• Concrete Factories (HighSetFactory, LowSetFactory)
    Sub-classes of abstract factory implement the creation methods of all the family-specific products via their concrete classes.
  • Client (Client)
    It takes an abstract factory object and hence instantiates corresponding product families. It only interacts via the interfaces and not through concrete classes.

NOTE: Although the methods of concrete factories instantiate concrete products, the return type of each method is set as the corresponding abstract product.

Implementation with Example

Let’s say you are managing the visual appearance of an application (say a text editor).

  • This editor has two key features- bgcolour and text. Therefore, a family of products consists of bgcolour + text.
  • Moreover, you provide two themes of the editor: light and dark. The features have different appearances and properties in each theme.
  • Now, you have two families of products/features in the app, i.e., Light theme-based bgcolour + text.
    Dark theme-based bgcolour + text.

Task

You want to add these two themes into your editor such that:

  • all the products should be consistent with the chosen theme.
  • Coupling between client code and concrete classes of the products should be minimal!

Solution Approach

We have already discussed the in-efficient approach in the example of a temperature-sensitive machine. So let’s go straight into the Abstract factory pattern approach.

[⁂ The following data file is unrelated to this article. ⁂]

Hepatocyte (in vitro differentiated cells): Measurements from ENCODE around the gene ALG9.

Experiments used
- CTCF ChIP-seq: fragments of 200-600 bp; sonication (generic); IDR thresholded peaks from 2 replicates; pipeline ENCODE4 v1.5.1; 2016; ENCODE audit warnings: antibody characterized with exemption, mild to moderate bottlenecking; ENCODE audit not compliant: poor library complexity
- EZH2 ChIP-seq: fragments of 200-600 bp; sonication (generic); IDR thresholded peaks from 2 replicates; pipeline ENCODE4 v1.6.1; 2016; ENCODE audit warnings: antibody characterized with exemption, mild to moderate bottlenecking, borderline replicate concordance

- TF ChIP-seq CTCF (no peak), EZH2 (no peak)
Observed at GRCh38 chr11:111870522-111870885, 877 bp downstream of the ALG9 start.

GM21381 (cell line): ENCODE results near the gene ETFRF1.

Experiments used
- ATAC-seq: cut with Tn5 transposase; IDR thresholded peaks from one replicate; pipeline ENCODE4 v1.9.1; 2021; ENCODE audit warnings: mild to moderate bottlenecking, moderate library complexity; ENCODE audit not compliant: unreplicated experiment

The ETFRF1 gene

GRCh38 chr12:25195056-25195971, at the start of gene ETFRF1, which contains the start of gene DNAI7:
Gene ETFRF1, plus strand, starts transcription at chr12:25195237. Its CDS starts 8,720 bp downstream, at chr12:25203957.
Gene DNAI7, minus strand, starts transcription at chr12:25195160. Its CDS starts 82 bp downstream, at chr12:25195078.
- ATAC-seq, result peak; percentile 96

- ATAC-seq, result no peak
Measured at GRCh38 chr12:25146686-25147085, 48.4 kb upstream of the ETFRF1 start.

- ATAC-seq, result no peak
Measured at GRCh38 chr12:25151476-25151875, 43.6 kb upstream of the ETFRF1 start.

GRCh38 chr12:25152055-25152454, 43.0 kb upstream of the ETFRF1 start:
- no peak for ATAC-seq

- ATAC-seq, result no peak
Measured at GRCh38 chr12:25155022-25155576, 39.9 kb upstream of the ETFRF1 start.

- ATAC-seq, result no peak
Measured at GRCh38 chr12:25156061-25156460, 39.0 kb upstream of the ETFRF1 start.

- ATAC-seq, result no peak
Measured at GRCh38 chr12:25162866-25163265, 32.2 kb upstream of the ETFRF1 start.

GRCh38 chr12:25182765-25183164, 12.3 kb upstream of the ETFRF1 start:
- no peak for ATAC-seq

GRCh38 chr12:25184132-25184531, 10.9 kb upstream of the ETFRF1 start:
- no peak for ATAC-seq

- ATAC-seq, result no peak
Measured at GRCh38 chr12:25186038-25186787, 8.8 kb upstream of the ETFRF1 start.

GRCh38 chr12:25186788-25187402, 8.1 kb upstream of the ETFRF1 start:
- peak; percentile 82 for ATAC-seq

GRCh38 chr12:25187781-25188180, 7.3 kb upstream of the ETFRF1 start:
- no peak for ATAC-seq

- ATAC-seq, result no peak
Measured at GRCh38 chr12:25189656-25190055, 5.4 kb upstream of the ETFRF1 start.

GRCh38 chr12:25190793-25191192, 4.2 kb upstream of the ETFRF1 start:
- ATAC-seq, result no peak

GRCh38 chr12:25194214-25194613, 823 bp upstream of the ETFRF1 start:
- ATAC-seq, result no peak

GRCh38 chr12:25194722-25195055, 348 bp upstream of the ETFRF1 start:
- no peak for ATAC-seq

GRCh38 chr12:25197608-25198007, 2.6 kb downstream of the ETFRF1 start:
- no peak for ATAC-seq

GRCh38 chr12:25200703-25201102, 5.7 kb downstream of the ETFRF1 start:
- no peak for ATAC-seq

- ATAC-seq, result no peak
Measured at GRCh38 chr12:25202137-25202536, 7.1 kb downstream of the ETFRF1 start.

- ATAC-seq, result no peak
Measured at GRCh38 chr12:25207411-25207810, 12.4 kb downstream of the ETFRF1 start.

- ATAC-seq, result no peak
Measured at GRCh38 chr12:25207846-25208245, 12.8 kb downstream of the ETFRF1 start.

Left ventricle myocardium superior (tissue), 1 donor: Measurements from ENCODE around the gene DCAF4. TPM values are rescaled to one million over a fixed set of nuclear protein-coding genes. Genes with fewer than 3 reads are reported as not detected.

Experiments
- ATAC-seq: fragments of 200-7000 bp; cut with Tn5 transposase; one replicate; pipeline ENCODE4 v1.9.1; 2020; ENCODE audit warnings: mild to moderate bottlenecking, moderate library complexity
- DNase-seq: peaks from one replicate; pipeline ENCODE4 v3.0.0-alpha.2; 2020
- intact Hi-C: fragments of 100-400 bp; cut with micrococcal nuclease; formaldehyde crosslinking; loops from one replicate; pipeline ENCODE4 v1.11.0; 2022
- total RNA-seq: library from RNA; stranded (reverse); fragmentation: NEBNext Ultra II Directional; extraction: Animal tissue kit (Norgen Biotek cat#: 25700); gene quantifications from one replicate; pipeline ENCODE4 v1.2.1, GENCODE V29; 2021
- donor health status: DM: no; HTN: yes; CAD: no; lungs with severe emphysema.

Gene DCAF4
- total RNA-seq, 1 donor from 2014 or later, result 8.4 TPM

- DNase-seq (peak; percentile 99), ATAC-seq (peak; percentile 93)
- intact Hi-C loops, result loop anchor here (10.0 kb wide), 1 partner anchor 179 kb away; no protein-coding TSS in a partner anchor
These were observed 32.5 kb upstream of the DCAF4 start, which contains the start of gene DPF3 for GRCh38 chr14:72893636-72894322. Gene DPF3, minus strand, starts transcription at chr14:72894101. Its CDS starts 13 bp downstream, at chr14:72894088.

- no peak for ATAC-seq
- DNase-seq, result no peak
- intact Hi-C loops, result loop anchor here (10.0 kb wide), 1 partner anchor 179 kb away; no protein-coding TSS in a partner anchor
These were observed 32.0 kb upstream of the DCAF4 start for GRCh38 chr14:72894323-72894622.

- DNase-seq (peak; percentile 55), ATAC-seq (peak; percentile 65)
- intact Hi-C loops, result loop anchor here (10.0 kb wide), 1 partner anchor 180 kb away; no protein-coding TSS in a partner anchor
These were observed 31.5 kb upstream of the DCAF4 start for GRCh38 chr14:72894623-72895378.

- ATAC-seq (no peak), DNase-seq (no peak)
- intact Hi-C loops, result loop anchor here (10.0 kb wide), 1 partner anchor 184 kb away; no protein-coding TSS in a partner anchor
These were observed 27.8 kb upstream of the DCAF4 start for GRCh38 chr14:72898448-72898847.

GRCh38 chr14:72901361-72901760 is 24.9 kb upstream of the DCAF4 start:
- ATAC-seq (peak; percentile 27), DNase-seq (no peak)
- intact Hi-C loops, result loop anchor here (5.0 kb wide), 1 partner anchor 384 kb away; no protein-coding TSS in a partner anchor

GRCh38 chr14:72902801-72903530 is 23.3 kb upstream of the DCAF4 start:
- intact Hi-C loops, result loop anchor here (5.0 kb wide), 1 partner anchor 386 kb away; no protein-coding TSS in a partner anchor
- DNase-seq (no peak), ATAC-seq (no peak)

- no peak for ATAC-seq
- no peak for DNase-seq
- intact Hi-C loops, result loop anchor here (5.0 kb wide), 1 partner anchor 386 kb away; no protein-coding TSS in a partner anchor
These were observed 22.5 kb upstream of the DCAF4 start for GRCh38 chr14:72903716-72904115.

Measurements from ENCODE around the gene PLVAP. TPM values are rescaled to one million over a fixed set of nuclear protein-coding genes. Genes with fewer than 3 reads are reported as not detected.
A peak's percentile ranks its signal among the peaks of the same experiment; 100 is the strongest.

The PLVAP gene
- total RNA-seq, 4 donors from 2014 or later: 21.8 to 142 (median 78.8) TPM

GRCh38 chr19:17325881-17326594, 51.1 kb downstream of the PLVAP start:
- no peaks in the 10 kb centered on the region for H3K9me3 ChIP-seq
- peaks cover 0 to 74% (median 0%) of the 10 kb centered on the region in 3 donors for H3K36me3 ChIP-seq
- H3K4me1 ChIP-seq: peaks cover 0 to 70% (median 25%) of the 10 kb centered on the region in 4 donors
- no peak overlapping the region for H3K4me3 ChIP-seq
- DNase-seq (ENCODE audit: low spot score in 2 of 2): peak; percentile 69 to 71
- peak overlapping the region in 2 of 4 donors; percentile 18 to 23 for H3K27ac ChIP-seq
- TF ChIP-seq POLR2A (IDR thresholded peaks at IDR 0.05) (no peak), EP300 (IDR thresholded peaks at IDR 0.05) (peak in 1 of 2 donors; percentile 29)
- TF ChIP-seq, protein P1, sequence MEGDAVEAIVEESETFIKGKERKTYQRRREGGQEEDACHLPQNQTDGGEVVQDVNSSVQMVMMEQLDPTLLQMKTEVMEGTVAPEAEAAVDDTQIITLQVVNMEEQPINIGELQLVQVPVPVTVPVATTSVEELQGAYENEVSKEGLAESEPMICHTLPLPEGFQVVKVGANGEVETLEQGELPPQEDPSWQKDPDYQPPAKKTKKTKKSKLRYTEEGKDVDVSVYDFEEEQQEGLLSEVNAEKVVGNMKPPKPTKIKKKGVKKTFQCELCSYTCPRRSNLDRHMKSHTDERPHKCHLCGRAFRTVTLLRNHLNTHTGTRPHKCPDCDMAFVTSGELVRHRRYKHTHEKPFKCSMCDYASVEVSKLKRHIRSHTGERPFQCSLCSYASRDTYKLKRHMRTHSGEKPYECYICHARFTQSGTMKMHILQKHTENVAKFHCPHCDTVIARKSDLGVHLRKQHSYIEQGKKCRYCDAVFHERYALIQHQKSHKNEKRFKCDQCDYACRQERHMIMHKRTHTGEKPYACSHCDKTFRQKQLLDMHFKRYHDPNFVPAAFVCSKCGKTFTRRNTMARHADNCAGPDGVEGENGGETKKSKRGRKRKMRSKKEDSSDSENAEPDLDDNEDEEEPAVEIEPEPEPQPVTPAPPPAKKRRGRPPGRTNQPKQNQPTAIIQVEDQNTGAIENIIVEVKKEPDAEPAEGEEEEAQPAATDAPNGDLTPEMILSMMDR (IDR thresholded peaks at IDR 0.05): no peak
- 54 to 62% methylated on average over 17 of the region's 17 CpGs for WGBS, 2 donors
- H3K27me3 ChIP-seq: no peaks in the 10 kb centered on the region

UML for ThemeFactory

We create abstract product classes — BGCOLOUR and TEXT. Then, we implement methods of these abstract products in each theme-based concrete products class, e.g., lightbgcolour, darkbgcolour, light_text, and dark_text.

We create the Abstract Factory — ThemeFactory, which declares methods for creating all abstract products. Now, for each theme, we create a concrete factory derived from the ThemeFactory interface. Each of these concrete factories (DarkFactory and LightFactory) returns products of a particular theme. A crucial realization is that although these are concrete classes, the return type in the signature of the methods should return abstract product types (BGCOLOUR and TEXT) instead of concrete ones. By doing so, the part of code that uses factory objects (the Client code) doesn’t get coupled to a specific variant of products.

Then we add client code that will work with factories and products via their interfaces. 
For more clarity, compare these classes with those in the UML diagram shown earlier.